Today I want to look at the words surrounding the story of Christmas and invite you to notice how God used words in the coming of Christ to ensure that all those who need words would know that God knows their language of love and proactively used it to communicate his heart toward us in a way we would understand.

I think its fair to say that words have actually always been important to God. In fact, at almost every significant point of revelation, God used words as a central part of his self-revelation. And when you think God (and his divine sense of priority), it is all the more amazing that he would continually come back to them to remind us all that words don’t just have destructive power but can just as easily have creative power as well!

So, for example, when we look at the creation narrative, what do we find in the book of Genesis (over and over again)?

Then God said…
Genesis 1: 3, 6, 9, 14, 20, 24, 29

Time and again, we see God brings to pass the beauty of all creation through the power of words.

Then when it comes to the revelation of what God wants from us, and how it is that we should live, God again comes back to words, in the giving of the ten commandments,

And God spoke all these words, saying:

“I am the Lord your God, who brought you out of the land of Egypt..”
Exodus 20:1

When the great King David is expressing his praise to God, in what for all intents and purposes serves as the center point of our Bibles, in Psalm 119, David proclaims,

“Thy word is a lamp to my feet
. And a light to my path.”
Psalm 119:105

And Christmas was another occasion in which he did!

One of the more memorable points of the Christmas story is the fact that upon the birth of the Christ child, we are told that an angel appeared to the shepherds watching their flocks by night. And its interesting that God chose shepherds as the ones to whom he appeared before – because these were not exactly the high class folks. These were people that would most likely get in trouble. So much so that a shepherd’s testimony wasn’t even allowed in court. I love this part of the story, and it is a detail that is easily missed, but the fact that God in his sovereign outworking of this plan choose shepherds as the initial and primary audience of his coming says something about the priority in the heart of God for those who are furthest away. It’s God’s way of saying I have come for you – the irreligious, the trouble-makers, the notorious sinners – you are the ones who are on my heart on this most holy day!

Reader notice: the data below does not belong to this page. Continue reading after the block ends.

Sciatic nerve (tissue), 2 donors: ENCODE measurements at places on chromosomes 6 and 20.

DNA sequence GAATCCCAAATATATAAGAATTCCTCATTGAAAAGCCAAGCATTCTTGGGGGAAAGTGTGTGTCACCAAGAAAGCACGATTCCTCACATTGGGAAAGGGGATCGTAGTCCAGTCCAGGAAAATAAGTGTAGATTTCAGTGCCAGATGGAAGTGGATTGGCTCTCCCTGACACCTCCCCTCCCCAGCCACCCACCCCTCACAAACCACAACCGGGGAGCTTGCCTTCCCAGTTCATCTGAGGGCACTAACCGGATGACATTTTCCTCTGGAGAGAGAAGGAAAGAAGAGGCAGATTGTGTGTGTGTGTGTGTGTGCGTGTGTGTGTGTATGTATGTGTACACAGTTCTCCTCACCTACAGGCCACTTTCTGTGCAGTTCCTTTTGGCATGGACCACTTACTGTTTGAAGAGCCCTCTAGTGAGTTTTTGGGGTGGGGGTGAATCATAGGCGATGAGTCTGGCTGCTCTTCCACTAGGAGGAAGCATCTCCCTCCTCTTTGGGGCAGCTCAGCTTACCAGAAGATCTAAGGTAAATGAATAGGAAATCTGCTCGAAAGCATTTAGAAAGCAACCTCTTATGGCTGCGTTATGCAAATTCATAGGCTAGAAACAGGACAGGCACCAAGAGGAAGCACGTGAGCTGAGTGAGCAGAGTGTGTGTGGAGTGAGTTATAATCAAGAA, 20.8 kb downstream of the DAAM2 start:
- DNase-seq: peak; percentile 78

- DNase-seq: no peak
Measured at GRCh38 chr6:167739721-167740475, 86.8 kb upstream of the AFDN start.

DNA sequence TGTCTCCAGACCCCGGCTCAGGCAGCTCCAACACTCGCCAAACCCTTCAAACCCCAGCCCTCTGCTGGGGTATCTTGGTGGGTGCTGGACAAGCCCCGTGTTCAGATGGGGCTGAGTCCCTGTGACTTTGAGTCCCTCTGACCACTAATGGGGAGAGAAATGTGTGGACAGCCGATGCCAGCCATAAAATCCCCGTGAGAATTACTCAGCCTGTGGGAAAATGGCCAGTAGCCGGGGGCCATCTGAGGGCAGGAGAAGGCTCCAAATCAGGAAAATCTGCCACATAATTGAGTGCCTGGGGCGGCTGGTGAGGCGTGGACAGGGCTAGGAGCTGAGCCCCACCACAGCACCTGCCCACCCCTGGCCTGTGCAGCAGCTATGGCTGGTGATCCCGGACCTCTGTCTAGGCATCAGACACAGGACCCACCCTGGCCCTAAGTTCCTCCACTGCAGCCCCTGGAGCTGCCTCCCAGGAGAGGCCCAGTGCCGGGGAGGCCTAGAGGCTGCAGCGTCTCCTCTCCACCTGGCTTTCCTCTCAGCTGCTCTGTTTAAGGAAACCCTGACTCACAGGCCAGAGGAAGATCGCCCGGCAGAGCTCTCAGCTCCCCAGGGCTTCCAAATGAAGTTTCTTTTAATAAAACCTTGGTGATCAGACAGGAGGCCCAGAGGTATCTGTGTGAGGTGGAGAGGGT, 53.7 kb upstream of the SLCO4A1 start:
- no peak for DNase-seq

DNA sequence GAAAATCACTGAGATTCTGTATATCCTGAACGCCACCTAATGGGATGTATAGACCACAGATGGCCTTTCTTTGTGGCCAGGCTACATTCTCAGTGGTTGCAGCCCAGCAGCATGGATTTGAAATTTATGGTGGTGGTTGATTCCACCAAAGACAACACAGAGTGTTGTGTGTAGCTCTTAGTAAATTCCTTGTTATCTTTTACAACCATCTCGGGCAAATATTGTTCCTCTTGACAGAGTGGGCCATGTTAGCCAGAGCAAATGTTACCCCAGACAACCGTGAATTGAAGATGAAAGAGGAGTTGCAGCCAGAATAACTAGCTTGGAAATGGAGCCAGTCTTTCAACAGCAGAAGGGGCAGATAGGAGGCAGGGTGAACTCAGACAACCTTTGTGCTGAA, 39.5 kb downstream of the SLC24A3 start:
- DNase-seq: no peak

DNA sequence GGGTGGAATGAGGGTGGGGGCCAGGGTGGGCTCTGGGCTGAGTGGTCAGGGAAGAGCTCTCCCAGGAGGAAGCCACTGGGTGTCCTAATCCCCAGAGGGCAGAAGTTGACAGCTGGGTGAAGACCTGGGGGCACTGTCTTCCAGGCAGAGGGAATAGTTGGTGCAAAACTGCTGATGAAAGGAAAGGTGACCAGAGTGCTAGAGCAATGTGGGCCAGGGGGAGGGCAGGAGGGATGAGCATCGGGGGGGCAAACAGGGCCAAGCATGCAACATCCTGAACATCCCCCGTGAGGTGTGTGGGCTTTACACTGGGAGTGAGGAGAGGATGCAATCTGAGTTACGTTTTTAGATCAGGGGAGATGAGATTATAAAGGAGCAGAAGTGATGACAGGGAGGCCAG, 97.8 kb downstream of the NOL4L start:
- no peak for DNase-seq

And what did the angel do? The angel brought words of good news that would bring them great joy. He said,

For there is born to you this day in the city of David a Savior, who is Christ the Lord…

And suddenly there was with the angel a multitude of the heavenly host praising God and saying:

“Glory to God in the highest,
 And on earth peace, goodwill toward men!”
Luke 2:13-14

For those of us who need words of affirmation, in order to feel truly known and loved, there are plenty of them in the Christmas story. In fact, if that is your love language, don’t you feel loved knowing that God has seen fit to make sure he spoke your language of love? The great God of the universe in an effort to make sure we would all know the breadth and depth of his love for us, used words to introduce his coming and reveal to us the fact that words can be powerful vehicles by which people experience great joy. Words don’t just have negative/destructive power, they can just as easily have positive/creative power too.

Thank-you God!

Which brings us to that part of our time where we must ask ourselves, what does all this mean for us? It is great that God went to such lengths to use words to show love to those who need words to experience it – which is awesome! But, on top of that, I think we are forced to ask, what does his action mean in terms of our own changed behavior? How are we different, because of all this?